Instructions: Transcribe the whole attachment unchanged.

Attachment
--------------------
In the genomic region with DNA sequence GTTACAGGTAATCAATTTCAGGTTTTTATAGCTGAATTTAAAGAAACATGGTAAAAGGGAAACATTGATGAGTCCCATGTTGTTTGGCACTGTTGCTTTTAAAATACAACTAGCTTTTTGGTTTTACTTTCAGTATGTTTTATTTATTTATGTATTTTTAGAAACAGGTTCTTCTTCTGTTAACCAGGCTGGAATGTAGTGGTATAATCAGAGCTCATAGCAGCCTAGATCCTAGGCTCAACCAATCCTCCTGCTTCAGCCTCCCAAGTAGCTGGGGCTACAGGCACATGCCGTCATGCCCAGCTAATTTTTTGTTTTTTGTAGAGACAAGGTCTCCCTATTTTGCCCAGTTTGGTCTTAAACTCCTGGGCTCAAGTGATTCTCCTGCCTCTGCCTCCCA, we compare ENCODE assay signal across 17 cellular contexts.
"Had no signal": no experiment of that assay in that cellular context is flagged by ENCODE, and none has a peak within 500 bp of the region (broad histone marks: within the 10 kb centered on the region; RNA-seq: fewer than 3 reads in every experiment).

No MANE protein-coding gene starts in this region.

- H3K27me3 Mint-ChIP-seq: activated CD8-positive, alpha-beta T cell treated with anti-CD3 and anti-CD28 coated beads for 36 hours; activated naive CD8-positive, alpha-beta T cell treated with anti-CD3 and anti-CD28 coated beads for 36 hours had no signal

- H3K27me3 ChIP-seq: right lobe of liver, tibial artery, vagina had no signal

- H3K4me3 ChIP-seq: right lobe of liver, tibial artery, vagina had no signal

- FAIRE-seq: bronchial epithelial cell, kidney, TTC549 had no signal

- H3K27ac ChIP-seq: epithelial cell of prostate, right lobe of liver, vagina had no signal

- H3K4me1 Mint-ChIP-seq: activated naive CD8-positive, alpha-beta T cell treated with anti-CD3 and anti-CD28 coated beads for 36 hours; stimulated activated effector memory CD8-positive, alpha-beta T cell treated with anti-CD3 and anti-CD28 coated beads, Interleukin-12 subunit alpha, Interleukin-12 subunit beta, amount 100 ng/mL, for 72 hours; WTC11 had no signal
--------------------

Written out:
In the genomic region with DNA sequence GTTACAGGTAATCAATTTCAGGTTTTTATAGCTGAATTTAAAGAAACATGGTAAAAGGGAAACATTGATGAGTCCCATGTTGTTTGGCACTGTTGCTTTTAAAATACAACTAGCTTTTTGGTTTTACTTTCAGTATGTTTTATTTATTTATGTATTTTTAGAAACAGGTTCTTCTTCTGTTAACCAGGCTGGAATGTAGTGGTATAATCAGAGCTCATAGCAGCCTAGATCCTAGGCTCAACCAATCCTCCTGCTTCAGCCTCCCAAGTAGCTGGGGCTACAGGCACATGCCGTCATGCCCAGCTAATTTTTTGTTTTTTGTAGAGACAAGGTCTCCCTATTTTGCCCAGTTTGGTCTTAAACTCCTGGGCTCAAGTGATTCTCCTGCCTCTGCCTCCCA, we compare ENCODE assay signal across 17 cellular contexts.
"Had no signal": no experiment of that assay in that cellular context is flagged by ENCODE, and none has a peak within 500 bp of the region (broad histone marks: within the 10 kb centered on the region; RNA-seq: fewer than 3 reads in every experiment).

No MANE protein-coding gene starts in this region.

- H3K27me3 Mint-ChIP-seq: activated CD8-positive, alpha-beta T cell treated with anti-CD3 and anti-CD28 coated beads for 36 hours; activated naive CD8-positive, alpha-beta T cell treated with anti-CD3 and anti-CD28 coated beads for 36 hours had no signal

- H3K27me3 ChIP-seq: right lobe of liver, tibial artery, vagina had no signal

- H3K4me3 ChIP-seq: right lobe of liver, tibial artery, vagina had no signal

- FAIRE-seq: bronchial epithelial cell, kidney, TTC549 had no signal

- H3K27ac ChIP-seq: epithelial cell of prostate, right lobe of liver, vagina had no signal

- H3K4me1 Mint-ChIP-seq: activated naive CD8-positive, alpha-beta T cell treated with anti-CD3 and anti-CD28 coated beads for 36 hours; stimulated activated effector memory CD8-positive, alpha-beta T cell treated with anti-CD3 and anti-CD28 coated beads, Interleukin-12 subunit alpha, Interleukin-12 subunit beta, amount 100 ng/mL, for 72 hours; WTC11 had no signal